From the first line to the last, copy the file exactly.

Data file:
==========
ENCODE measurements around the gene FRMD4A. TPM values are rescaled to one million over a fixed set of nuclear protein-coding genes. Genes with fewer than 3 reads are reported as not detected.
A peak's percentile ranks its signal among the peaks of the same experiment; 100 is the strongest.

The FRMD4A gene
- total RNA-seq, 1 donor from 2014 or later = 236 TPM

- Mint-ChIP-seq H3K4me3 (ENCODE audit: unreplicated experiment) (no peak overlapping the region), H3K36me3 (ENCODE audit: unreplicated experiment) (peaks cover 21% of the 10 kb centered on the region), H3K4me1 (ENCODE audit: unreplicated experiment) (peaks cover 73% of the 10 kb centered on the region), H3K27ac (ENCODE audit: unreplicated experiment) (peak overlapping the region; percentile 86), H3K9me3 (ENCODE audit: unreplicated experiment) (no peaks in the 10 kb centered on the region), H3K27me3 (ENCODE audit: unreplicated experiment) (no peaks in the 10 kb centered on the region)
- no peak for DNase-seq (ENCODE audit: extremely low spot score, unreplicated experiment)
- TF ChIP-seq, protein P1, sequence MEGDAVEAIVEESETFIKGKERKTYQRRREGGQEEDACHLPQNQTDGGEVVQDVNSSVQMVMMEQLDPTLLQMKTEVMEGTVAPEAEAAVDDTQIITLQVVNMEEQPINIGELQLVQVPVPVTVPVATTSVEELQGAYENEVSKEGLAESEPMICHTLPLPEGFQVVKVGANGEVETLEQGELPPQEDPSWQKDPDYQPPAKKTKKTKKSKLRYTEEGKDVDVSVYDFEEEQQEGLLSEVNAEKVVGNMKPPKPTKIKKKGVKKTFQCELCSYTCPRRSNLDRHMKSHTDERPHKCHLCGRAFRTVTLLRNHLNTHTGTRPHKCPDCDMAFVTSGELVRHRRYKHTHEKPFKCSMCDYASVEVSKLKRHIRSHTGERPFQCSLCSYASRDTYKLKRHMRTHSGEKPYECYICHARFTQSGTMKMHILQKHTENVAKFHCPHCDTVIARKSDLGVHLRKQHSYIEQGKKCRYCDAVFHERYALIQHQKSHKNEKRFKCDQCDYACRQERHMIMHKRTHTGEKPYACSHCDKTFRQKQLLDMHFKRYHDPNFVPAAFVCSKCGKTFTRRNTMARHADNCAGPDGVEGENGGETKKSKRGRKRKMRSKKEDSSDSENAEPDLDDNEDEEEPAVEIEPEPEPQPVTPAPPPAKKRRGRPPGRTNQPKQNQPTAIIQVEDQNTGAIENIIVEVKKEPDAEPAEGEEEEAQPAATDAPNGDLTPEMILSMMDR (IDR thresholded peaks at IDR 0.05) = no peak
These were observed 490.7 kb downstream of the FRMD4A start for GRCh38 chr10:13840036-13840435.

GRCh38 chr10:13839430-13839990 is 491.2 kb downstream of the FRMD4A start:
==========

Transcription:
ENCODE measurements around the gene FRMD4A. TPM values are rescaled to one million over a fixed set of nuclear protein-coding genes. Genes with fewer than 3 reads are reported as not detected.
A peak's percentile ranks its signal among the peaks of the same experiment; 100 is the strongest.

The FRMD4A gene
- total RNA-seq, 1 donor from 2014 or later = 236 TPM

- Mint-ChIP-seq H3K4me3 (ENCODE audit: unreplicated experiment) (no peak overlapping the region), H3K36me3 (ENCODE audit: unreplicated experiment) (peaks cover 21% of the 10 kb centered on the region), H3K4me1 (ENCODE audit: unreplicated experiment) (peaks cover 73% of the 10 kb centered on the region), H3K27ac (ENCODE audit: unreplicated experiment) (peak overlapping the region; percentile 86), H3K9me3 (ENCODE audit: unreplicated experiment) (no peaks in the 10 kb centered on the region), H3K27me3 (ENCODE audit: unreplicated experiment) (no peaks in the 10 kb centered on the region)
- no peak for DNase-seq (ENCODE audit: extremely low spot score, unreplicated experiment)
- TF ChIP-seq, protein P1, sequence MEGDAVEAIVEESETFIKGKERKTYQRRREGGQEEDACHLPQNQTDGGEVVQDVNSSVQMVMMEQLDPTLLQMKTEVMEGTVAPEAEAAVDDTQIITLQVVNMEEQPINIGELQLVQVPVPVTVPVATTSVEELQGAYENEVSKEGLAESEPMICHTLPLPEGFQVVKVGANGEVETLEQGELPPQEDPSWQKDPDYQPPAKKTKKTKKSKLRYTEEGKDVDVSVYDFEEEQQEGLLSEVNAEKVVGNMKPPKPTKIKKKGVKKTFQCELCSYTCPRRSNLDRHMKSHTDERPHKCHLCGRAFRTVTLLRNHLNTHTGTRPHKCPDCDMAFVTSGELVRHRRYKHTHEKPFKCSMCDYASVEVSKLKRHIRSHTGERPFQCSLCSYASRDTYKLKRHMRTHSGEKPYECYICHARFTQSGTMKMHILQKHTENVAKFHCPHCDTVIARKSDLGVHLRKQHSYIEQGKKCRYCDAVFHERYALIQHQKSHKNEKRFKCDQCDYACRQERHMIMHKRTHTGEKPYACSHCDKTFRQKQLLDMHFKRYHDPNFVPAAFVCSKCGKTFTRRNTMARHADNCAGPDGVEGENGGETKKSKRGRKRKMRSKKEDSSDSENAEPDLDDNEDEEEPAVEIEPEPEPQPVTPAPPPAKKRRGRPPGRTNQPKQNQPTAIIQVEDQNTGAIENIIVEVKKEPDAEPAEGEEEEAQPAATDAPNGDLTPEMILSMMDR (IDR thresholded peaks at IDR 0.05) = no peak
These were observed 490.7 kb downstream of the FRMD4A start for GRCh38 chr10:13840036-13840435.

GRCh38 chr10:13839430-13839990 is 491.2 kb downstream of the FRMD4A start: